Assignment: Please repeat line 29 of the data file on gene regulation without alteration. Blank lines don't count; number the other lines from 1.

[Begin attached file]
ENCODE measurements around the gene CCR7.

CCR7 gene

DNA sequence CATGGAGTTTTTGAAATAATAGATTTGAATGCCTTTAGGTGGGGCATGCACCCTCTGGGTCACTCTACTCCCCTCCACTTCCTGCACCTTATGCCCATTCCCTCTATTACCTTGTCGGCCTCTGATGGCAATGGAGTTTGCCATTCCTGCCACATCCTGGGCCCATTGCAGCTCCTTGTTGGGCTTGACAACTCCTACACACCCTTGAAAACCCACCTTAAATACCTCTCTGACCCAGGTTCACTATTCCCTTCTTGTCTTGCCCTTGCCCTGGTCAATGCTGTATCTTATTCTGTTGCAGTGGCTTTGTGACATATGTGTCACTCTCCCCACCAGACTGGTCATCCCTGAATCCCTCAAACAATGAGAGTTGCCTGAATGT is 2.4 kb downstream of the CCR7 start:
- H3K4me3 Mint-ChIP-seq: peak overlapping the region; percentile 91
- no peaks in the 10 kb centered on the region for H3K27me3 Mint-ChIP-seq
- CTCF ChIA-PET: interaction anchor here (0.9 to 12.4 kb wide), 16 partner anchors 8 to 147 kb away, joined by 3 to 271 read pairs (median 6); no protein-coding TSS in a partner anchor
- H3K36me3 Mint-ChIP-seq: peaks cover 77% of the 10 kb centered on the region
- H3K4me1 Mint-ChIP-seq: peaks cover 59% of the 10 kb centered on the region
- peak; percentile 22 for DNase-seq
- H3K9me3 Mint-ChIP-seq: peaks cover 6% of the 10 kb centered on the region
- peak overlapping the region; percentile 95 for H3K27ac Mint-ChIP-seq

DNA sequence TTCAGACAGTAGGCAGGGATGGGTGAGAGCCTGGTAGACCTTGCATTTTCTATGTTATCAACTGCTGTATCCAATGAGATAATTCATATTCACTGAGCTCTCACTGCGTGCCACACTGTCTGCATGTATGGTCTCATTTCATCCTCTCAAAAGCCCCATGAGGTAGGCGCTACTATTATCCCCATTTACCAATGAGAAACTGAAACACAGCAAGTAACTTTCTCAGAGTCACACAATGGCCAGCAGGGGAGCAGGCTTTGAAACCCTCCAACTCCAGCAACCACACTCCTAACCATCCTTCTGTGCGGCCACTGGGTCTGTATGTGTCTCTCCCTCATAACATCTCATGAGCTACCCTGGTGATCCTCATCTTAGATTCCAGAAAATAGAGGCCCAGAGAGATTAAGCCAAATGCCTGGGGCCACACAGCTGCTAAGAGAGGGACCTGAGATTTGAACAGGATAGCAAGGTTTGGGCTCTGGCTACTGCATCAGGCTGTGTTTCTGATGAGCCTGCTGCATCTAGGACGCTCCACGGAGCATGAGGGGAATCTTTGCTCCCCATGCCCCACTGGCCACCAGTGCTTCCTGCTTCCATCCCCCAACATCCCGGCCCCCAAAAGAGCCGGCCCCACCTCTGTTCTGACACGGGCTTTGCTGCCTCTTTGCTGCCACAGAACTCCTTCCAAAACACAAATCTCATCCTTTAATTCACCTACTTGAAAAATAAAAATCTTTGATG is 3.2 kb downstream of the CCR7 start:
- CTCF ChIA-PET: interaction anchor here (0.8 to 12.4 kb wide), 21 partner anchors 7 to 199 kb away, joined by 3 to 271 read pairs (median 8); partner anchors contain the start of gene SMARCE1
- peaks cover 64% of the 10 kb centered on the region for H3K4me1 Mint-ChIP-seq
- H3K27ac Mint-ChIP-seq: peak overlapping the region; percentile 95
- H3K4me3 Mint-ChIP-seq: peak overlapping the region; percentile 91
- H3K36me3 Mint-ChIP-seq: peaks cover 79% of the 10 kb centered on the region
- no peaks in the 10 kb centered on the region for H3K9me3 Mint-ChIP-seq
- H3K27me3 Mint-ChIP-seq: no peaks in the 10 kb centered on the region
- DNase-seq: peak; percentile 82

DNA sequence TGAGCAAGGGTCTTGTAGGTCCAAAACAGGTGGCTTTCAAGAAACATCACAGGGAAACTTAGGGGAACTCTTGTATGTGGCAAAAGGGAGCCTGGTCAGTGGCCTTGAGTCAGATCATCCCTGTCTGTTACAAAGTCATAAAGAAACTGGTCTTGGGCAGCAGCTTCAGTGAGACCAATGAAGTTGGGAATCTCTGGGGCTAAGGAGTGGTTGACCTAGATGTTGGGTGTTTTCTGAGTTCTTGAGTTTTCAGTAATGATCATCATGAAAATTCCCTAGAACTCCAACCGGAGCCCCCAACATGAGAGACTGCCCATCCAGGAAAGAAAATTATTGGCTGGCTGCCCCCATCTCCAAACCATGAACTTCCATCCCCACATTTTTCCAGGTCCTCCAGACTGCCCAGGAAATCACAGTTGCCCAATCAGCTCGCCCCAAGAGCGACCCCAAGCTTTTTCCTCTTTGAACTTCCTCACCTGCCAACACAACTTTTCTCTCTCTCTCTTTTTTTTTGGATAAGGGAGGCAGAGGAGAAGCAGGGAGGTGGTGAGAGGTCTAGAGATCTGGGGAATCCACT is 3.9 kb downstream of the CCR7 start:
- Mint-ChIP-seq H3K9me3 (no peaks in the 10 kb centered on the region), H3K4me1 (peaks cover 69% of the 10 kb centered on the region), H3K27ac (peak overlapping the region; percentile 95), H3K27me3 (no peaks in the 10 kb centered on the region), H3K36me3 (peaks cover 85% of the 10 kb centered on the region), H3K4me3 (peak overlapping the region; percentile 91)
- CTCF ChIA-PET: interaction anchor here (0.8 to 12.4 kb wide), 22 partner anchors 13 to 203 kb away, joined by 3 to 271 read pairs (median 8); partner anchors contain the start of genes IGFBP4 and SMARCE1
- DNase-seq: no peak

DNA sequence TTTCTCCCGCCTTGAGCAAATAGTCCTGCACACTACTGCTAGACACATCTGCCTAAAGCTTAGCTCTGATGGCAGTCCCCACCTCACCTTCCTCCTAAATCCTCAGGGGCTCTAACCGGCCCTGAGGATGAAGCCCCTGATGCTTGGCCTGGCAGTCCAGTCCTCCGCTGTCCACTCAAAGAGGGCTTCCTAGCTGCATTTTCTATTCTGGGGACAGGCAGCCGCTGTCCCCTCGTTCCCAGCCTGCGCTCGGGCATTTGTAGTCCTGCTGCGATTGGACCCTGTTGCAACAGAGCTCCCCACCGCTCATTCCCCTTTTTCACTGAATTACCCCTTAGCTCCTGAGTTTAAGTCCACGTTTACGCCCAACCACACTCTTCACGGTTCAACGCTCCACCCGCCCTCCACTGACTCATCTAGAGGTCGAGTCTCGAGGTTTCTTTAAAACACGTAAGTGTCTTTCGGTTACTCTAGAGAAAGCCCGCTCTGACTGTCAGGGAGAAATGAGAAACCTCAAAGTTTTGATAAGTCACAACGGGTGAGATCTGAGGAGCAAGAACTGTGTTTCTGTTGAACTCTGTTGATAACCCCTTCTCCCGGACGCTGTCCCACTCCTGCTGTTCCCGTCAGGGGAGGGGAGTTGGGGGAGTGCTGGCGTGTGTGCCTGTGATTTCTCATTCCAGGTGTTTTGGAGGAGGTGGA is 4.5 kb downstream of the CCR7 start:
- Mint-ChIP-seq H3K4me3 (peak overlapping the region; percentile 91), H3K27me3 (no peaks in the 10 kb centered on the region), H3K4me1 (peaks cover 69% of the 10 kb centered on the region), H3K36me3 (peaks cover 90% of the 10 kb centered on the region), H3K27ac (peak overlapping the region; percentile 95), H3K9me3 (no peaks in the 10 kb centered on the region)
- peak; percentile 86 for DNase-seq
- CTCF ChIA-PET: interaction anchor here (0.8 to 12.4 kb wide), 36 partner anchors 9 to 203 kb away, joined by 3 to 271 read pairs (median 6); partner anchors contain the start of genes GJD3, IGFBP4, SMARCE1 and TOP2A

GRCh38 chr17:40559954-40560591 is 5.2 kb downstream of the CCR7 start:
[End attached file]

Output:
GRCh38 chr17:40559954-40560591 is 5.2 kb downstream of the CCR7 start: